Wednesday, January 13, 2010

Death Comes To Haiti

Haiti: a small island nation in the Caribbean Sea, sharing that island of Hispaniola with the Dominican Republic. A former French colony which threw of the yolk of Imperialism to gain independence, and then spent generations struggling to create itself. A poor country, ravaged by poverty, lack of services, political corruption, and hurricanes. And now, it suffers the gross indignity of its position on the boundary of the North American and South American crustal plates, by being shaken by a magnitude 7.0 earthquake, leading to death, devastation, and despair on a scale even larger than that left in the wake of Hurricane Katrina, and possibly worse than the Asian Tsunami of 2004.

This small, struggling, often destitute nation has been an afterthought in a hemisphere of afterthoughts. The Caribbean is more known as the destination of cruise ships and sun seekers, than a collection of small, struggling countries and colonies, dependent on tourism and their meager exports to maintain themselves. Haiti is certainly buried by its larger neighbors to the south, unable to compete with Brazil, Venezuela, and Argentina for the attention of the First World. Except of course, when political strife or natural disaster strike.

All disasters before pale in comparison to the fate that befell Haiti at around 5:00 PM local time on Tuesday, January 12th, 2010. At that moment, strain built up by decades of slow grinding of one tectonic plate against another was released in a spasm of energy rivaling the full complement of nuclear weapons on the Earth in power. The shock of the release surges through the crust of the planet, sweeping out in all directions, but the brunt of that energy was borne by the nearby island, specifically near its capitol, Port-au-Prince. In one moment, the earth surged and bucked and swelled, and poorly constructed buildings collapse in great numbers, trapping tens of thousands under tons of rubble, filling the streets with frightened survivors, and crippling an already underdeveloped and overwhelmed country.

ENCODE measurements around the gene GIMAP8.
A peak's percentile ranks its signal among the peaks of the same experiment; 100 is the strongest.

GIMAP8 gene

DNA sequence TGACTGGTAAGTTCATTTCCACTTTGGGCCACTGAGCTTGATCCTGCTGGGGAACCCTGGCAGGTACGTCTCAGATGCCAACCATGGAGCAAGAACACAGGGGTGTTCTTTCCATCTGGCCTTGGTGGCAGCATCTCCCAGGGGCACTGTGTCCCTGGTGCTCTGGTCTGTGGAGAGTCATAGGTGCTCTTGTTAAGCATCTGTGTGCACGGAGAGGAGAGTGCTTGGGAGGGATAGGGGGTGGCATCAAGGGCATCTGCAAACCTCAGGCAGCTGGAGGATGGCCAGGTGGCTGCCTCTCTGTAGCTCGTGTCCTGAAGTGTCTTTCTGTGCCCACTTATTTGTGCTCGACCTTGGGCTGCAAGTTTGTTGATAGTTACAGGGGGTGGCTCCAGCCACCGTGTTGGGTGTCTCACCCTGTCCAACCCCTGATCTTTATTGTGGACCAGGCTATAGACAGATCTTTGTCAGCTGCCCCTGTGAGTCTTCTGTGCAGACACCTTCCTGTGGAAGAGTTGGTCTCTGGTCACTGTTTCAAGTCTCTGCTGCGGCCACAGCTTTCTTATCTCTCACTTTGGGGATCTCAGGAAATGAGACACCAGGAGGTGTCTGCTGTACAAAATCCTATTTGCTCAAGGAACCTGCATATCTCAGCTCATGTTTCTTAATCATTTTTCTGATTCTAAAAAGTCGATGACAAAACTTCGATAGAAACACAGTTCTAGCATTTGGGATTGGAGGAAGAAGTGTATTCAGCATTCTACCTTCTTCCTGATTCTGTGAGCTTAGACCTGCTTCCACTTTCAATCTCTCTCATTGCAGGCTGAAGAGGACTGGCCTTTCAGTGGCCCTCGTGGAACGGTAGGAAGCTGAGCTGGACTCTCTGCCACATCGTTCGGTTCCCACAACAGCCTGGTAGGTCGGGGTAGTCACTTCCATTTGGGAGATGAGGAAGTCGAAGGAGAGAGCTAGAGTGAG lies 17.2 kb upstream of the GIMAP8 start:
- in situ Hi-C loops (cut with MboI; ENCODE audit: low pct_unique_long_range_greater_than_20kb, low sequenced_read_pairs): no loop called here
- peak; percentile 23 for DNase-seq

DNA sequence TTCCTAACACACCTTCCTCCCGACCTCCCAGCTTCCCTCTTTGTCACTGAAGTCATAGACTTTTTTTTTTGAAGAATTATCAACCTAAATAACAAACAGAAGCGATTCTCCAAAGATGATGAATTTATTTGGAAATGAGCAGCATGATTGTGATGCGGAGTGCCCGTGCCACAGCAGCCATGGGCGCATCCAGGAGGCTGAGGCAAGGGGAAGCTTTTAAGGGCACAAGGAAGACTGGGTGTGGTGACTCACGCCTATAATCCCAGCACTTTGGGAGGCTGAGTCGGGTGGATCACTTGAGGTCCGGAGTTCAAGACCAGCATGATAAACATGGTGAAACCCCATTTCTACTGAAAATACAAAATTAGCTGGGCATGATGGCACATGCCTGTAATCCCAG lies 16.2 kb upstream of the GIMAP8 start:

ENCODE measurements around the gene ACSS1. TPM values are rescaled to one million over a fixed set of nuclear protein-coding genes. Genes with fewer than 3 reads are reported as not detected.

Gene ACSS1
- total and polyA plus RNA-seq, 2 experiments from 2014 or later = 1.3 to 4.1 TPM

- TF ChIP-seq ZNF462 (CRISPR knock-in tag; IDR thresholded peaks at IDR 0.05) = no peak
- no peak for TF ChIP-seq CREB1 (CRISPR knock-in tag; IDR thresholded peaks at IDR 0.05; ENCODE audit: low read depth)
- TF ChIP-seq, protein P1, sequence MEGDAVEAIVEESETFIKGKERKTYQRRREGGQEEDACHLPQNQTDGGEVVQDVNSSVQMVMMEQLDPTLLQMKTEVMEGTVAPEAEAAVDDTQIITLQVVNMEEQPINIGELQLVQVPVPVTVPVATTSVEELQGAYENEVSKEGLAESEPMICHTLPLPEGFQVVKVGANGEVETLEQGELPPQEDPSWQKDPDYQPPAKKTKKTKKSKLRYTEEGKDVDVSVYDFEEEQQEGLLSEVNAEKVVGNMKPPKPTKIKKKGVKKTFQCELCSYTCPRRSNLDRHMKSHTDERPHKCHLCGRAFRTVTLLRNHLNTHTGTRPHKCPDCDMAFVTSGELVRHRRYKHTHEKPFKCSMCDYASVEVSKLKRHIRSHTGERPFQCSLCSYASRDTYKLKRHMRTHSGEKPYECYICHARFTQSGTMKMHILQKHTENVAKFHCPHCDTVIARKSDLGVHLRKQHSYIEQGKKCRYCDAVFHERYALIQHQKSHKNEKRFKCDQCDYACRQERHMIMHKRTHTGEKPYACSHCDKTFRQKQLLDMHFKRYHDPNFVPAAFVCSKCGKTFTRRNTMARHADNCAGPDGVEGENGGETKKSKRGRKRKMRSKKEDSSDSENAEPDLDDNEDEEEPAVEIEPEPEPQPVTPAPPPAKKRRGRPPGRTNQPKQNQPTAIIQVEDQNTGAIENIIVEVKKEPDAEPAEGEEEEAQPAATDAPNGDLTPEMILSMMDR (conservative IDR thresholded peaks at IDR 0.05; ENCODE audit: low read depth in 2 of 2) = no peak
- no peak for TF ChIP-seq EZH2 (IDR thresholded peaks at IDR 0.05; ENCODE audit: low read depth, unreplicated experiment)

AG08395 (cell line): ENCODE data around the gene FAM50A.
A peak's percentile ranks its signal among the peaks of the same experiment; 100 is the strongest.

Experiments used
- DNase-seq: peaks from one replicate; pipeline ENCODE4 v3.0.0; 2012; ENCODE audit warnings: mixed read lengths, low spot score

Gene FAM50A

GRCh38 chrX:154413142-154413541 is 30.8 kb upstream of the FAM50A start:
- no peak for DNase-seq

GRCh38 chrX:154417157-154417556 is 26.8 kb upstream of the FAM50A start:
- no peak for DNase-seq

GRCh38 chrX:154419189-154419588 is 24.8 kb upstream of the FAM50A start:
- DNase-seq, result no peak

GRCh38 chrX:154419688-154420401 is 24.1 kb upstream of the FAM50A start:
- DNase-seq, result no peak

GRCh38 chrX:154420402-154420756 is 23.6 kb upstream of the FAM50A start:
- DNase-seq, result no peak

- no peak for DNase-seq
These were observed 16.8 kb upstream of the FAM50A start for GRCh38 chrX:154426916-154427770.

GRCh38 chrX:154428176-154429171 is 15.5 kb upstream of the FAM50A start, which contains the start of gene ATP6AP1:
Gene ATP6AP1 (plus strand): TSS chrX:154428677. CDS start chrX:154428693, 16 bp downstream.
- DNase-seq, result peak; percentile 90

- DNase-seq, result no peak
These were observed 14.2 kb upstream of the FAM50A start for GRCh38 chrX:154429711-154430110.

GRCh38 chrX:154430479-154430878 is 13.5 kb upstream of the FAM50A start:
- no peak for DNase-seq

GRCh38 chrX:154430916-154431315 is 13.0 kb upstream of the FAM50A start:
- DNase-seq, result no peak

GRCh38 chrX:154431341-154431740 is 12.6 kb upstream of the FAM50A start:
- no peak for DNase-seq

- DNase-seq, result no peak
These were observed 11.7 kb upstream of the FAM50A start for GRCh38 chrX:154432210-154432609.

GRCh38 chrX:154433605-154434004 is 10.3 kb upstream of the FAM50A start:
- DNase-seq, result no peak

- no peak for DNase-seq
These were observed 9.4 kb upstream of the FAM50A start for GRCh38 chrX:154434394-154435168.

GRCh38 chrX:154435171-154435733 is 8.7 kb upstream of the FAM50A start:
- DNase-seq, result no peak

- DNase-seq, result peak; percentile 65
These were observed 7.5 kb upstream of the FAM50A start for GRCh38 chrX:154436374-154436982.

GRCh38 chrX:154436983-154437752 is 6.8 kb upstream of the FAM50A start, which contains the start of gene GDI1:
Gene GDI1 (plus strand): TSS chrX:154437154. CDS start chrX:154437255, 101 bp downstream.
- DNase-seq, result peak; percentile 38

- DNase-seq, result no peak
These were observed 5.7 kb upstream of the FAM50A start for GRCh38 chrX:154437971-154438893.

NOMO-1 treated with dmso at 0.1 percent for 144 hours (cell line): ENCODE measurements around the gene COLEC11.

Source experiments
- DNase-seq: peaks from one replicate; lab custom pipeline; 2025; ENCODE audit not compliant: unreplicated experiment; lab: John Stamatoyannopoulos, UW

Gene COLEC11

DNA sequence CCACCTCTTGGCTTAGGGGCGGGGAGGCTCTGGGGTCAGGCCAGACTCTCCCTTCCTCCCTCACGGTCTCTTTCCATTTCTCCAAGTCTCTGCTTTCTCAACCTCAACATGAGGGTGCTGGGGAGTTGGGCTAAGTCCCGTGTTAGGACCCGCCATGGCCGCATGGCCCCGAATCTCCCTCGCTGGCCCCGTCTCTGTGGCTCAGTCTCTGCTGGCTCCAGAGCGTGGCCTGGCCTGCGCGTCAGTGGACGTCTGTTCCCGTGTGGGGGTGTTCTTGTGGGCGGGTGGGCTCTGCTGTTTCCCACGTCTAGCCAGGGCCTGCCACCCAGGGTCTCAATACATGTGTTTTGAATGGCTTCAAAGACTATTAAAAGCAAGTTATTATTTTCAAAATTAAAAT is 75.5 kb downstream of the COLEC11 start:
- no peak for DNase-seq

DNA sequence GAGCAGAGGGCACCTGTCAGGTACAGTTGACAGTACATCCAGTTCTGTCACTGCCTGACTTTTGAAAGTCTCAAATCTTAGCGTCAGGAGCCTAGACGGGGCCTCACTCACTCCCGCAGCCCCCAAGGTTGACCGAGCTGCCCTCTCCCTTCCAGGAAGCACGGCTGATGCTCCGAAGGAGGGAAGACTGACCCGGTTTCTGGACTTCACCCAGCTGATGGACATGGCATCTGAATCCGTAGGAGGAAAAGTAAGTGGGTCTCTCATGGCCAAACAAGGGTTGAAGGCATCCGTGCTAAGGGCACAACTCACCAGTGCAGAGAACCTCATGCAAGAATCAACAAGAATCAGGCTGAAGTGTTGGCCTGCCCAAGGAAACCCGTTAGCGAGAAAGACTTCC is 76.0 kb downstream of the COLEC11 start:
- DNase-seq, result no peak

This disaster is a combination of the worst parts of 9/11, the Asian Tsunami, and Hurricane Katrina, for beyond the death toll is the sheer destruction left in its wake. Power severed, communications cut, water nonexistent, hospitals either collapsed or swamped with the wounded and dying, government crushed under the weight of its own buildings, and even the United Nations forces buried in the rubble. The sole major airport in Port-au-Prince damaged, left without the means to operate properly, the port smashed into wreckage and made unusable.

Given the magnitude of events, the response must be on an even greater scale, but there are serious problems to surmount, and time ticks away. After 72 hours, those trapped in the rubble who remain unrescued or even unfound, will start to die, adding to an already horrific toll. The scenes show thousands of people, with little or nothing left, tearing at bricks, concrete, and steel with bear hands and any implement they can find, desperate to help those who remain pinned beneath the rubble. Aid organizations already in the country have exhausted their supplies, and can only make due with anything they can scrounge until help arrives, help slowed by the destruction of infrastructure and the lack of proper facilities for handling the massive flood of people and material required.

One cannot help but feel their heart break, to see the suffering and misery, and be unable to simply scoop these pour souls up, feed them, house them, and mend their wounds. That we could all simply drop what we are doing and run to the rescue is a dream, but we must do what we can. We must do our human duty, in whatever way we can, whether it be money, supplies, or manpower, and help this nation. We cannot, however, simply help them now and in the coming weeks. If anything good can be said to come of this, it is the idea that not only can we help these people through their time of fear and need, we can actually help to repair and improve and bolster this formerly disregarded nation, to make it better, to give its people a better chance to live a decent life, and to provide them with the means to help themselves in the future. We must not abandon this opportunity when it becomes inconvenient; this disaster is the direct result so many previously missed opportunities. If we are to prevent this from happening again, we must not simply prop Haiti up -- we must help it move forward.

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